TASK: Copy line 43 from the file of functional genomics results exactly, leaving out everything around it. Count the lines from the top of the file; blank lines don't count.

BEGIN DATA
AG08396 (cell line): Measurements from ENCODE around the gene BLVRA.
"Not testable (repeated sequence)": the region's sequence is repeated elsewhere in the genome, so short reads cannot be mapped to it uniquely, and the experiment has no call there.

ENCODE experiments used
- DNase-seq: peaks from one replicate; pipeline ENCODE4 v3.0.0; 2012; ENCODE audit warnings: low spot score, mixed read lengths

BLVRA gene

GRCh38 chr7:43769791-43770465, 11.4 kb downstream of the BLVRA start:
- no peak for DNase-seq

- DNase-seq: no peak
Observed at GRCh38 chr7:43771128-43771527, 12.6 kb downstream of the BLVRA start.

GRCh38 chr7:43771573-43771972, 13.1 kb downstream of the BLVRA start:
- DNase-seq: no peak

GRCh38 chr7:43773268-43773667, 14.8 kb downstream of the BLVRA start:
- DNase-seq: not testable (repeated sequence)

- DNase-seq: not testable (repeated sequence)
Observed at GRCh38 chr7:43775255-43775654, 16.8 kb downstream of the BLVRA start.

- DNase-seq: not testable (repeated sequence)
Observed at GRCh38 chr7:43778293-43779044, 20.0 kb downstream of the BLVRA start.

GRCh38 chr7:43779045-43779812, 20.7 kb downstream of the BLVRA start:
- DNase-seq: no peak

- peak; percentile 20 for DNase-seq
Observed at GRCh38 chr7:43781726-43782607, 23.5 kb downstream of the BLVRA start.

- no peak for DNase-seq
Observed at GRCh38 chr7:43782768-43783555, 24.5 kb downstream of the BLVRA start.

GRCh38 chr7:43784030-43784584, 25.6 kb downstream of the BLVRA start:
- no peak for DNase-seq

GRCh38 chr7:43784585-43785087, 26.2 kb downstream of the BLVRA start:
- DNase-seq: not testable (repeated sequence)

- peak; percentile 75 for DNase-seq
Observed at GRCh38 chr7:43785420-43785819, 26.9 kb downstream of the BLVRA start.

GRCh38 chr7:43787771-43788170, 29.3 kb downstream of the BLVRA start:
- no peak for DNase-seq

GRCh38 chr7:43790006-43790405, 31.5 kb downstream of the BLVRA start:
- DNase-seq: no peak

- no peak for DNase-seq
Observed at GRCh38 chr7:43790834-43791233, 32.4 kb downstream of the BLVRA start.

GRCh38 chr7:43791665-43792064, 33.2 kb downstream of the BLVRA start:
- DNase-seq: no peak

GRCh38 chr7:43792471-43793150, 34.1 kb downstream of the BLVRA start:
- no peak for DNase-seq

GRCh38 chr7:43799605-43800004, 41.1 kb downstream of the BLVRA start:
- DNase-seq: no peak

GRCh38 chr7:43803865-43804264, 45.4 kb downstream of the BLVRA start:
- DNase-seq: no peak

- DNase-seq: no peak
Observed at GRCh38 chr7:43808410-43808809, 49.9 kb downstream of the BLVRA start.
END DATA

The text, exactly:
- DNase-seq: no peak